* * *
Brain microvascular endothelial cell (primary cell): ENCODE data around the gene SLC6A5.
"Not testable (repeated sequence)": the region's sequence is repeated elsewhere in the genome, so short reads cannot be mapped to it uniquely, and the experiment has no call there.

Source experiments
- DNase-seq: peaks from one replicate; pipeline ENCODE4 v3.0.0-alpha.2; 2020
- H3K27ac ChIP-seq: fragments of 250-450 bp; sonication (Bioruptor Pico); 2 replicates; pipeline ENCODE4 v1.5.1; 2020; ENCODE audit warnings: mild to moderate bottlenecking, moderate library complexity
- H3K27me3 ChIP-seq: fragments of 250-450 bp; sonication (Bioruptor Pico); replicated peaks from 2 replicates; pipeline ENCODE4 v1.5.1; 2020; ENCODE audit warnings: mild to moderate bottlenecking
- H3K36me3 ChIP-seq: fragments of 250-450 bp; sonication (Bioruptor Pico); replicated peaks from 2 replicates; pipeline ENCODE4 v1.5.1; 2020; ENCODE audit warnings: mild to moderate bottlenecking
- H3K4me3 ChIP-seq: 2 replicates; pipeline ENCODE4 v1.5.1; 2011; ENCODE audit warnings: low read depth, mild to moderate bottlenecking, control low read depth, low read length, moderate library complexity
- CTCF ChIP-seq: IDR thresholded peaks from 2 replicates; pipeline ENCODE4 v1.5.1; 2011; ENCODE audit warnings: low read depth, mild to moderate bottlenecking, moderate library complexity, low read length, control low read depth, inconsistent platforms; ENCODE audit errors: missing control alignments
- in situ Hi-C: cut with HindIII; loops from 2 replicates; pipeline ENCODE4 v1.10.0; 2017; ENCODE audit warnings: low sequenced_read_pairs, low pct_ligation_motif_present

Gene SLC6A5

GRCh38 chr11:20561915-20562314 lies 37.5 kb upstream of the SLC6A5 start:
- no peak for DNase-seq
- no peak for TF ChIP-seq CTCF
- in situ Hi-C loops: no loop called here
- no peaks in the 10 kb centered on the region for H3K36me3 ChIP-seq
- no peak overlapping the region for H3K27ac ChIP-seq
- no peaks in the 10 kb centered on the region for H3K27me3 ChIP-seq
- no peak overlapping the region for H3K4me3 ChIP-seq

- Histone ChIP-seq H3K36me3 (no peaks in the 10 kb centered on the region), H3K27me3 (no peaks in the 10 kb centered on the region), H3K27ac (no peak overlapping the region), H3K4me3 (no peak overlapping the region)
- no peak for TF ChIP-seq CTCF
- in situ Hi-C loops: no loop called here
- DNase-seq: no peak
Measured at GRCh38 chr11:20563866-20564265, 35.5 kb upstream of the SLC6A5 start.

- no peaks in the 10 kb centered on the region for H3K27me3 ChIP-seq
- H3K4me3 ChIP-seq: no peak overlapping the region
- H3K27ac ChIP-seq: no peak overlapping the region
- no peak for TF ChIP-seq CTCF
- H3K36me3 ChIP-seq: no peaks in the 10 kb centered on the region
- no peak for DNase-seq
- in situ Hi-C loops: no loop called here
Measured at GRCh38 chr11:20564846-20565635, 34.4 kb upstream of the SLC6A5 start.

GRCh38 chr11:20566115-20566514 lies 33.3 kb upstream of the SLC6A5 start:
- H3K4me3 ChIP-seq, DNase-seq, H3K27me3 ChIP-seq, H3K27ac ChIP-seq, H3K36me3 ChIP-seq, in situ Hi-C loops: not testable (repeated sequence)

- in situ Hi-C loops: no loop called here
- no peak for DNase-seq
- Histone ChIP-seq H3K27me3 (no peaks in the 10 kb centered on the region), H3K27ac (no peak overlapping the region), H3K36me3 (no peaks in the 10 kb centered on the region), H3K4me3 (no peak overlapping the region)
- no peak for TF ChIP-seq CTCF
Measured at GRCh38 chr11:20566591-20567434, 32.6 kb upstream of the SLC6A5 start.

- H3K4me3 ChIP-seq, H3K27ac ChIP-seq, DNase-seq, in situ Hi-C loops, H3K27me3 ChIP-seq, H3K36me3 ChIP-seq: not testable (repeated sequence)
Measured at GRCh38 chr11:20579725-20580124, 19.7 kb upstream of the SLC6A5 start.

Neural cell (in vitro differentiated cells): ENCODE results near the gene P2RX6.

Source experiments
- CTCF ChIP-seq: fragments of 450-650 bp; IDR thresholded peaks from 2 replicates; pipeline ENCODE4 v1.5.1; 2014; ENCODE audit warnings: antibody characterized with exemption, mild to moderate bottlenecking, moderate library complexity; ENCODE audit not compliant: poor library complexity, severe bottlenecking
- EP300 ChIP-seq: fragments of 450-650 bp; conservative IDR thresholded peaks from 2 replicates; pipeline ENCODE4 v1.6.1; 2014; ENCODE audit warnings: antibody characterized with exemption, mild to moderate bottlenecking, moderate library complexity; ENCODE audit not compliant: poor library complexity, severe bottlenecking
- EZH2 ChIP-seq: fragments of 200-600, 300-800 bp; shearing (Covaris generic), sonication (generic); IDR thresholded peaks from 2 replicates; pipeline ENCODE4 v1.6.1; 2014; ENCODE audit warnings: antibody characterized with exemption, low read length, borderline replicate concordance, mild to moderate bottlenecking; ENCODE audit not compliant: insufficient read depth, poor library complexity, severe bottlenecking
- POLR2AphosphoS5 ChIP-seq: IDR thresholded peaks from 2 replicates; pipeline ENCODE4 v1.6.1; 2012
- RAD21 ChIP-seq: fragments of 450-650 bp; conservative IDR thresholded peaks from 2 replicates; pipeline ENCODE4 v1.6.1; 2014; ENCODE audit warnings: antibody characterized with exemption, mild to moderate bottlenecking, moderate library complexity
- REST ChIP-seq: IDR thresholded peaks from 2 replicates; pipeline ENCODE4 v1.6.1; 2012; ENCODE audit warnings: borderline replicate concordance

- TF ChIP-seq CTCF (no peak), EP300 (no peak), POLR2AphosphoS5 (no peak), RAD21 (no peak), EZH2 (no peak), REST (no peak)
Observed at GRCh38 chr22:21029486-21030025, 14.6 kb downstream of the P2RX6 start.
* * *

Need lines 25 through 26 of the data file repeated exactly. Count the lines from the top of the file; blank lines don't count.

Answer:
- no peaks in the 10 kb centered on the region for H3K27me3 ChIP-seq
- H3K4me3 ChIP-seq: no peak overlapping the region